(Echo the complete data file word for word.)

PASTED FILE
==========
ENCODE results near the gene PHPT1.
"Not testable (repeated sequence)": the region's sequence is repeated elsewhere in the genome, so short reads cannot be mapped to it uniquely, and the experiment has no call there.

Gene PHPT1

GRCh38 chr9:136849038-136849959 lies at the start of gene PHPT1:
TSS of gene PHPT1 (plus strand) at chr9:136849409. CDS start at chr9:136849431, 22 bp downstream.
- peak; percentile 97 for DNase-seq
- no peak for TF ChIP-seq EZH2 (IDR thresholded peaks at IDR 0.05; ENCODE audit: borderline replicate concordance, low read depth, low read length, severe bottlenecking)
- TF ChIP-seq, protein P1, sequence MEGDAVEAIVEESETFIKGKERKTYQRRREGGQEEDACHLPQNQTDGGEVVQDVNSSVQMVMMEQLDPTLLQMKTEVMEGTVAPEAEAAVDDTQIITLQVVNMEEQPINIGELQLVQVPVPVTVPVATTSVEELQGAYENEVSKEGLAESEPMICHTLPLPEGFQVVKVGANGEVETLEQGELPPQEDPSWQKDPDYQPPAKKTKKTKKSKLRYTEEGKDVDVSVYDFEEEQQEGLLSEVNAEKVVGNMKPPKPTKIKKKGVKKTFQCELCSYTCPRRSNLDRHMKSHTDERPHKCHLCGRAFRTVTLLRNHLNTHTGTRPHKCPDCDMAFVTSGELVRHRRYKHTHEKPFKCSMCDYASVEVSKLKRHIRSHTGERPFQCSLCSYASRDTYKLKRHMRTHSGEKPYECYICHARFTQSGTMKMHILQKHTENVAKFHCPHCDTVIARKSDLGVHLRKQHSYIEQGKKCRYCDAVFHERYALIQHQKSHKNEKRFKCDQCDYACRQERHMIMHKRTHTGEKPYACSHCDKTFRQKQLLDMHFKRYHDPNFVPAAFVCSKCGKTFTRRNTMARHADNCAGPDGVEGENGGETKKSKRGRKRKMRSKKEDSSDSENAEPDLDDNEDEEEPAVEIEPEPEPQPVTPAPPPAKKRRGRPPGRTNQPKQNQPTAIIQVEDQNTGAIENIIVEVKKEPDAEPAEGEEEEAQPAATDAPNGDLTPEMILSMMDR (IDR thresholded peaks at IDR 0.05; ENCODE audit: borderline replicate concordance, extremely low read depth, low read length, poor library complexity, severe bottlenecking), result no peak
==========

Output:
ENCODE results near the gene PHPT1.
"Not testable (repeated sequence)": the region's sequence is repeated elsewhere in the genome, so short reads cannot be mapped to it uniquely, and the experiment has no call there.

Gene PHPT1

GRCh38 chr9:136849038-136849959 lies at the start of gene PHPT1:
TSS of gene PHPT1 (plus strand) at chr9:136849409. CDS start at chr9:136849431, 22 bp downstream.
- peak; percentile 97 for DNase-seq
- no peak for TF ChIP-seq EZH2 (IDR thresholded peaks at IDR 0.05; ENCODE audit: borderline replicate concordance, low read depth, low read length, severe bottlenecking)
- TF ChIP-seq, protein P1, sequence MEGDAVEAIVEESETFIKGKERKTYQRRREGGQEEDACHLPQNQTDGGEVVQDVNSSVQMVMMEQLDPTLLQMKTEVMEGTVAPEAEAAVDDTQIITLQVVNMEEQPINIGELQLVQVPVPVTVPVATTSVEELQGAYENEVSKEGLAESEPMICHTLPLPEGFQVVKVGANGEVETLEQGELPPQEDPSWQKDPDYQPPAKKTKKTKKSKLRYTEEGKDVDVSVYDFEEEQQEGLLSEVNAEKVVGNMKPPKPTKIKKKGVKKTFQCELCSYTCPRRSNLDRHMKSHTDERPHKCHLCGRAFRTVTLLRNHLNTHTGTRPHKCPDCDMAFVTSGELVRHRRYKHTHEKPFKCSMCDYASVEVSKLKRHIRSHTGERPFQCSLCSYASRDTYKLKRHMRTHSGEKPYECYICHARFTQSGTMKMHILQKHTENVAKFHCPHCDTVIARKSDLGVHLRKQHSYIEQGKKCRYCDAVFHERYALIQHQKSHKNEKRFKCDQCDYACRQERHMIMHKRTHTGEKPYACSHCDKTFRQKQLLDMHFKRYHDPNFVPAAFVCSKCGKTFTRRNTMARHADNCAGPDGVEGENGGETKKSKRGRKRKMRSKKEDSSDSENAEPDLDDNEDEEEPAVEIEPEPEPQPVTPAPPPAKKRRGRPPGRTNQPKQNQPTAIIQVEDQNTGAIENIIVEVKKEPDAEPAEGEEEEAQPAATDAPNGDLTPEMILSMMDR (IDR thresholded peaks at IDR 0.05; ENCODE audit: borderline replicate concordance, extremely low read depth, low read length, poor library complexity, severe bottlenecking), result no peak